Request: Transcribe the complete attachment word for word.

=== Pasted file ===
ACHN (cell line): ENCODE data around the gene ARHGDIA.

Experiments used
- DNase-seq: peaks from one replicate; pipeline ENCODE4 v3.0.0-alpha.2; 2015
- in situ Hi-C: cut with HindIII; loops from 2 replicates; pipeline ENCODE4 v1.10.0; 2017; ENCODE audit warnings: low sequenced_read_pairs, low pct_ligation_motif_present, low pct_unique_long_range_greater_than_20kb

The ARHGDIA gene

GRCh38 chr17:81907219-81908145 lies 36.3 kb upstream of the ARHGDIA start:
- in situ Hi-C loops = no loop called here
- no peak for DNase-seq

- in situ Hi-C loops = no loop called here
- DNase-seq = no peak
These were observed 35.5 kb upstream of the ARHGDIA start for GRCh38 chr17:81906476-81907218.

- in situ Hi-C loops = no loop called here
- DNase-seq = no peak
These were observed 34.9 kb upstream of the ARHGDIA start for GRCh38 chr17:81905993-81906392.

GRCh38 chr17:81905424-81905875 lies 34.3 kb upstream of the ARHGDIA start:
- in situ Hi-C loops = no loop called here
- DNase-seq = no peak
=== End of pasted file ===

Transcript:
ACHN (cell line): ENCODE data around the gene ARHGDIA.

Experiments used
- DNase-seq: peaks from one replicate; pipeline ENCODE4 v3.0.0-alpha.2; 2015
- in situ Hi-C: cut with HindIII; loops from 2 replicates; pipeline ENCODE4 v1.10.0; 2017; ENCODE audit warnings: low sequenced_read_pairs, low pct_ligation_motif_present, low pct_unique_long_range_greater_than_20kb

The ARHGDIA gene

GRCh38 chr17:81907219-81908145 lies 36.3 kb upstream of the ARHGDIA start:
- in situ Hi-C loops = no loop called here
- no peak for DNase-seq

- in situ Hi-C loops = no loop called here
- DNase-seq = no peak
These were observed 35.5 kb upstream of the ARHGDIA start for GRCh38 chr17:81906476-81907218.

- in situ Hi-C loops = no loop called here
- DNase-seq = no peak
These were observed 34.9 kb upstream of the ARHGDIA start for GRCh38 chr17:81905993-81906392.

GRCh38 chr17:81905424-81905875 lies 34.3 kb upstream of the ARHGDIA start:
- in situ Hi-C loops = no loop called here
- DNase-seq = no peak